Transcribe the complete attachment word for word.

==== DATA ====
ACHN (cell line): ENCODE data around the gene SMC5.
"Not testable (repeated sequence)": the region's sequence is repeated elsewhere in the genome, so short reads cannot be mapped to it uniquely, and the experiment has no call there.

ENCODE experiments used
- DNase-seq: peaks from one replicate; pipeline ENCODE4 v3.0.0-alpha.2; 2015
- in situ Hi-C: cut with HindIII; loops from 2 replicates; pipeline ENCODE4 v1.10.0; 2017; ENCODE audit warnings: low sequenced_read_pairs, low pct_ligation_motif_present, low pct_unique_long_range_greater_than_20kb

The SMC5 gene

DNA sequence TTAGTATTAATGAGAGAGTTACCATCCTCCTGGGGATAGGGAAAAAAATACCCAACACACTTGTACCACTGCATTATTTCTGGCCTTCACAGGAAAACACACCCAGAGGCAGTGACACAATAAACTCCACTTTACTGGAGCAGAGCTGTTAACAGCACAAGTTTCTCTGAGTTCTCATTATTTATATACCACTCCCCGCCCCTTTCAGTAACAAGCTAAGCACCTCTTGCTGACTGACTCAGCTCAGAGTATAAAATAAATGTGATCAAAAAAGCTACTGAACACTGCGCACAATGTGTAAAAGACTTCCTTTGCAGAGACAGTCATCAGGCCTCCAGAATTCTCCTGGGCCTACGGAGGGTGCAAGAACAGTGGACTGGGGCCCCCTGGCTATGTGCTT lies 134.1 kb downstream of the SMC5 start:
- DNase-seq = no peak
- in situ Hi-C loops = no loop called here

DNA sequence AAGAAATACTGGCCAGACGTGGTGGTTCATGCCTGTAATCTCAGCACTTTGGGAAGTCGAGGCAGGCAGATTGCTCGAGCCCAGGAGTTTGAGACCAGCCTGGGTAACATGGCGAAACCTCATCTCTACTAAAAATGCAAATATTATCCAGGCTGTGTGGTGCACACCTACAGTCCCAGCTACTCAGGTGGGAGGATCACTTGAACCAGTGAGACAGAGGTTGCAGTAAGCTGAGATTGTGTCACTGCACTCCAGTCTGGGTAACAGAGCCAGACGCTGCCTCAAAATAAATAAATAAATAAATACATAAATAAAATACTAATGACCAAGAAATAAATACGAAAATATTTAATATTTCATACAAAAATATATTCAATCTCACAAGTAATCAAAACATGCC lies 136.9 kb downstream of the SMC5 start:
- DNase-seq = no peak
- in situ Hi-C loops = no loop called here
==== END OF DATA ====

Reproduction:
ACHN (cell line): ENCODE data around the gene SMC5.
"Not testable (repeated sequence)": the region's sequence is repeated elsewhere in the genome, so short reads cannot be mapped to it uniquely, and the experiment has no call there.

ENCODE experiments used
- DNase-seq: peaks from one replicate; pipeline ENCODE4 v3.0.0-alpha.2; 2015
- in situ Hi-C: cut with HindIII; loops from 2 replicates; pipeline ENCODE4 v1.10.0; 2017; ENCODE audit warnings: low sequenced_read_pairs, low pct_ligation_motif_present, low pct_unique_long_range_greater_than_20kb

The SMC5 gene

DNA sequence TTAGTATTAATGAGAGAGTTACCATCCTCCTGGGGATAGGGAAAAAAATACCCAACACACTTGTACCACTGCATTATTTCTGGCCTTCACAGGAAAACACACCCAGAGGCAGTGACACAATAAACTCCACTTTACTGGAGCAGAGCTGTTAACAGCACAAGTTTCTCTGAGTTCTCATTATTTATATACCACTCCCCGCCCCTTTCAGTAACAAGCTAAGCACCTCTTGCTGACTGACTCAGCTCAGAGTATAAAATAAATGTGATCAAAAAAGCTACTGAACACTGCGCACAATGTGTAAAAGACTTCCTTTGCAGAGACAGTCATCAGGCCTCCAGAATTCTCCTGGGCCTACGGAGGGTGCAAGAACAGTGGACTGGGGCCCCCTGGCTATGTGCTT lies 134.1 kb downstream of the SMC5 start:
- DNase-seq = no peak
- in situ Hi-C loops = no loop called here

DNA sequence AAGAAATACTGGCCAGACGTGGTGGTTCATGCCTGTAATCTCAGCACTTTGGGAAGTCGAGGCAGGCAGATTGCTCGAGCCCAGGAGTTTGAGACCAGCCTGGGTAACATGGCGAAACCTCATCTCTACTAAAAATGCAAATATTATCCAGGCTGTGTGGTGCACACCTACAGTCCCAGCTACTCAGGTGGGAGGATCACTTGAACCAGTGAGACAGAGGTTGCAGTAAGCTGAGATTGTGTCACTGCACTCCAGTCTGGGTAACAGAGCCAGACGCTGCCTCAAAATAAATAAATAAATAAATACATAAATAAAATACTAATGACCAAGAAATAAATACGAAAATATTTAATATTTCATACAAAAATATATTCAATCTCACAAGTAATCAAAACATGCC lies 136.9 kb downstream of the SMC5 start:
- DNase-seq = no peak
- in situ Hi-C loops = no loop called here